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MSc in EFM – Management Week 2

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1 MSc in EFM – Management Week 2
The Structure of Organisations – Mintzberg’s Contingency Theory

2 Mintzberg’s Approach Described as an ‘extended contingency approach’
Wide-ranging use of theory Synthesis of many other theories and writers Need to read ‘Structure in Fives’, or ‘The Structuring of Organisations’

3 Mintzberg’s Model 5 co-ordination methods
5 basic parts to an organisation Design Parameters Contingency Factors 5 Pulls or forces 5 structural configurations The Concluding Pentagon

4 5 Basic Co-ordination Mechanisms
Mutual adjustment – person-to-person Direct supervision – an individual directly responsible for the work of others Standardisation of work processes – how the job is actually to be done Standardisation of Outputs – the outputs of the process (goods or services) Standardisation of Skills – Input levels are controlled rather than outputs

5 5 Basic Parts to an Organisation
Operating core – staff who carry out the main operations of the organisation Strategic Apex – group that decides overall strategy, chooses other managers and manages interface with environment Middle-line – link between operating core and strategic apex Technostructure – staff who determine the way in which work is carried out, but do not directly manage the processes Support Staff – all other staff who support the work of the other four parts

6 5 Parts of the Organisation

7 Design Parameters Choices made by senior management as they design the structure of the organisation 9 parameters in 4 sets Design of Positions Design of Superstructure Design of lateral linkages Design of decision-making system

8 A - Design of Positions See Handout of Terminology
1. Job specialisation Horizontal and Vertical, and Job enlargement Behaviour formalisation Formalisation by job Formalisation by work-flow Formalisation by rules 3. Training and Indoctrination

9 B - Design of Superstructure The formal structure of the organisation
Unit grouping on many different bases: Knowledge or skill, function, output, time, place Two major bases are by: Function or Market Unit Size – large literature – see Textbook “How many individuals can rep0rt to one manager?” – ‘span of control “Tall v Flat” structures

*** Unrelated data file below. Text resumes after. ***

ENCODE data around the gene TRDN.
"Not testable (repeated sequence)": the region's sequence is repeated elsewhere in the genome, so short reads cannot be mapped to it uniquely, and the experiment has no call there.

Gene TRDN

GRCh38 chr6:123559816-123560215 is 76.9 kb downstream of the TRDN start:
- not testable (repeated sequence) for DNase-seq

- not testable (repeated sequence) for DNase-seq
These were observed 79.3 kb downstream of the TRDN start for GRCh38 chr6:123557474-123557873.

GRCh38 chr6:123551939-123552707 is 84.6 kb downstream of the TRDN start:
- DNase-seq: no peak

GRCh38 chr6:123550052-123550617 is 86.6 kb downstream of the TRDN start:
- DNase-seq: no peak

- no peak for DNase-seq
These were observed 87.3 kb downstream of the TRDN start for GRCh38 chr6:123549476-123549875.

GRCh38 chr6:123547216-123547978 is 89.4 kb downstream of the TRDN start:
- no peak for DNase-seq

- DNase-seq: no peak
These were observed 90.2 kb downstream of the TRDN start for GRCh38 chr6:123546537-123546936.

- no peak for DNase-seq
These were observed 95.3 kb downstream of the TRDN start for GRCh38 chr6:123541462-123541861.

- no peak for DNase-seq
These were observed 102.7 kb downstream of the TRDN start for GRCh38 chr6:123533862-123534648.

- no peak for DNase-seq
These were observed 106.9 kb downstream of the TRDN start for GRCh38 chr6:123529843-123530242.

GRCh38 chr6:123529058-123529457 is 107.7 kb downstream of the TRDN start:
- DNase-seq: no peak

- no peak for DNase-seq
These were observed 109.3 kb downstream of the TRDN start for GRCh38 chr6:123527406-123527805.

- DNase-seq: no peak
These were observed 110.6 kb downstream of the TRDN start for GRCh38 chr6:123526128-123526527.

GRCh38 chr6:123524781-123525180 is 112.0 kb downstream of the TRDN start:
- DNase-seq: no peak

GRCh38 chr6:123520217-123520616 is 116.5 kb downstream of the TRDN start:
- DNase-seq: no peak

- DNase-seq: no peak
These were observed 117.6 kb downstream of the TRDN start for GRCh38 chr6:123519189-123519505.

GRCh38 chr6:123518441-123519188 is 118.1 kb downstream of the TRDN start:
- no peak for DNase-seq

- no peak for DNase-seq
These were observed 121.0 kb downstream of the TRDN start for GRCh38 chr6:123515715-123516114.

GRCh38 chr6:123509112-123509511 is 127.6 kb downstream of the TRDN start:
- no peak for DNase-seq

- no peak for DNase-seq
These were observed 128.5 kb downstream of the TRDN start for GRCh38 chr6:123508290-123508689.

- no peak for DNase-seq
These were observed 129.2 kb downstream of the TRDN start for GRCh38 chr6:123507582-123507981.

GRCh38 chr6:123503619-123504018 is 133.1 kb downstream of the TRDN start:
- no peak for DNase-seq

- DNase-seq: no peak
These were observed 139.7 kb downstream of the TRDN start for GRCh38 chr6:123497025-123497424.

10 2 Hypotheses re Unit size
The greater the use of standardisation for coordination, the larger the size of the work unit The greater the reliance on mutual adjustment (due to interdependencies in complex tasks), the smaller the work unit

11 C – Design of Lateral Linkages
Many structures are mainly vertical, but this will not suffice. There needs to be lateral communication links. i Planning and Control Systems. “Performance control aims ‘to regulate the overall results of a given unit’” Budgetary control Setting financial/operational targets

12 ii Liaison Devices – to improve lateral communication and decision making
Liaison positions Task forces Standing committees Integrating managers Matrix structures

13 D – Design of Decision Making System
Degree of Decentralisation Reasons for decentralisation: Information processing Timeliness Closeness to decision situation Training for managers Vertical and Horizontal decentralisation

14 CONTINGENCY FACTORS Is there a relationship between Structure and effective performance of the organisation? If so, What determines this relationship? This leads to the quest for ‘contingency factors that help to explain how structure and effective performance are related ‘Contingency Factors’ are organisational states or conditions that are associated with the use of certain design parameters, and thus with organisational structure’

15 Two hypotheses re |Contingency Factors
Congruence Hypothesis – effective structuring requires a close fit between contingency factors and design parameters, be effective, design must match the situation Configuration Hypothesis – Effective structuring requires an internal consistency among the design parameters, must be on a logical basis

16 Contingency Factors 4 Sets of Contingency factors
Expressed as 16 Hypotheses Hypotheses are based on substantial empirical evidence – this is one of the key strengths of Mintzberg’s approach See handout for full version of the hypotheses

17 A – Age and Size Older  More formalised
Structure reflects age of founding of industry Larger unit  more elaborate structure; more differentiated, and more administrative Larger the unit  larger size of average unit Larger the organisation  more formalised behaviour

18 B – Technical System More regulating technical system  more formalised operations  more bureaucratic structure in operating core More sophisticated technical system  more elaborate administrative structure Automation of operating core  organic structure (not bureaucratic)

19 C - Environment More dynamic environment  organic structure
More complex environment  decentralised structure More diversified markets  market-based units (divisionalised) Extreme hostility  centralisation, temporarily Disparities in environment  decentralisation, probably as divisions

20 D – Power and Other Greater external control  more centralised and formalised Power needs of managers  excessive centralisation Fashion favours the structure of the day, even when inappropriate

21 Conclusion Design parameters represent choices, but not free choice.
Congruence hypothesis says that the choices must be appropriate to contingency factors Congruence hypothesis says choices must be internally consistent.

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